Tuesday, November 10, 2009

Thoughts on school and learning.


Education is not the filling of a pail, but the lighting of a fire. ~William Butler Yeats

I'm a neophyte (is there anything lower than a neophyte?) in the topic of cognition, brain development and learning. But it's something that is interesting me greatly as I try to decide what is the best way to educate my kids. My thoughts are scattered, "all over the place" and hard to put down in writing but they are starting to coalesce.

I'm becoming more and more in favor of encouraging child led learning as much as possible. If you watch young toddlers and preschoolers it is obvious that they follow their curiosity and this leads to learning. We see this from the youngest baby who reaches out to touch mother's face, to the infant who rocks forward to reach a bit farther and to the toddler who learns to walk to reach even more interesting and distant objects. For the slightly older, verbal child there are the constant queries of "what's this?", and "why?". Clearly children are self motivated beings.

Early education experts know that the best learning will happen when a child is allowed access to many activities, indoors and outdoors, with minimal teacher intervention. Many preschools (although not nearly enough) are designed with just this free learning mind. Play and experimentation are encouraged, traditional "academics" are minimized in these preschools. Somehow though, by the time they head off to school, we as a culture seem to have forgotten that kids are self learners. We ask that children stop learning at their own pace, following their own interests, and instead expect them to learn WHAT we tell them to, WHEN we tell them to, and HOW we tell them. It's shouldn't be surprising that some many kids have a hard time with traditional school.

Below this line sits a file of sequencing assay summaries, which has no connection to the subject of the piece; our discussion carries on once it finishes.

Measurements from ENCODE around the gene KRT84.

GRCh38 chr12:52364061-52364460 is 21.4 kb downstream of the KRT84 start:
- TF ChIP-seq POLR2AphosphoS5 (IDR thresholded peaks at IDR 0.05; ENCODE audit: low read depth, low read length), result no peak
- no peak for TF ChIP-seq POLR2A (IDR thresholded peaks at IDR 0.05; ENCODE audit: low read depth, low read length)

It is with these thoughts in mind that I consider my sons education. EJ has always enjoyed school. It doesn't seem right to take him out if he is enjoying it. On the other hand, I really have to bite my tongue to not undermine his teacher when I find out that he only got 5 minutes of free time today because he wasn't 'behaving'. My kid isn't perfect. He's 6, impulsive sometimes, often fidgety, having trouble sitting still while working. He enjoys reading but hates writing. He's also bright, possesses a very logical mind and is endlessly curious. It upsets me that they have so little free time as it is, no recess today, no phys ed., just one measly hour of "Friday Free-Time" and between class behavior and his own he lost all but 5 minutes of it. How much of this can a kid take before deciding this school stuff isn't fun? What child doesn't deserve to have free play simply because he talked out of turn too many times, or fidgeted around in his chair too much? Isn't that child likely to be one that will in fact benefit most from having some unstructured time to "get all the wiggles and jiggles" out before heading back to the desk for some work?

When I first decided that I wanted to home school I felt guilty for making the decision about what I wanted and only thought about what my son would want as an after thought. I'm starting to feel better about that though after a few conversations with EJ recently. He seems to be enjoying first grade less. It's hard to say exactly why. I'm sure it's the lack of play time. The focus on drilling phonics, spelling lists and sight words that just isn't very exciting. There was a time when I would have felt that this was just part of life and growing up. But somewhere along the way I've realized that maybe this isn't the way it should be. That this is the "establishment" telling us the way it should be and we parents are just buying into the idea. Or maybe we don't buy it but feel powerless to change the system. I used to feel that way. I used to feel that as long as a school was pretty good, the building not crumbling down, teachers were dedicated, etc. that it would be better to work within the system to change it rather than abandon it. But that was before I had a school aged child. Now my focus is where it needs to be, on MY children and what is best for them.

As Alfie Kohn states in his 2004 article "Feel-Bad Education. The cult of Rigor and Loss of Joy"

Why are our schools not places of joy? Because too many of us respond to outrageous edicts by saying, "Fine."

At this point I can get lost in my various thoughts about why I want my kids out of traditional/public schools. But Kohn's article gets to the heart of it for me. Kids learn better, more deeply, more joyfully when they are excited, interested and engaged. If my boys could get this from public school I'd be first in line. But they won't get this from traditional school and so for now I will continue to explore alternative solutions.


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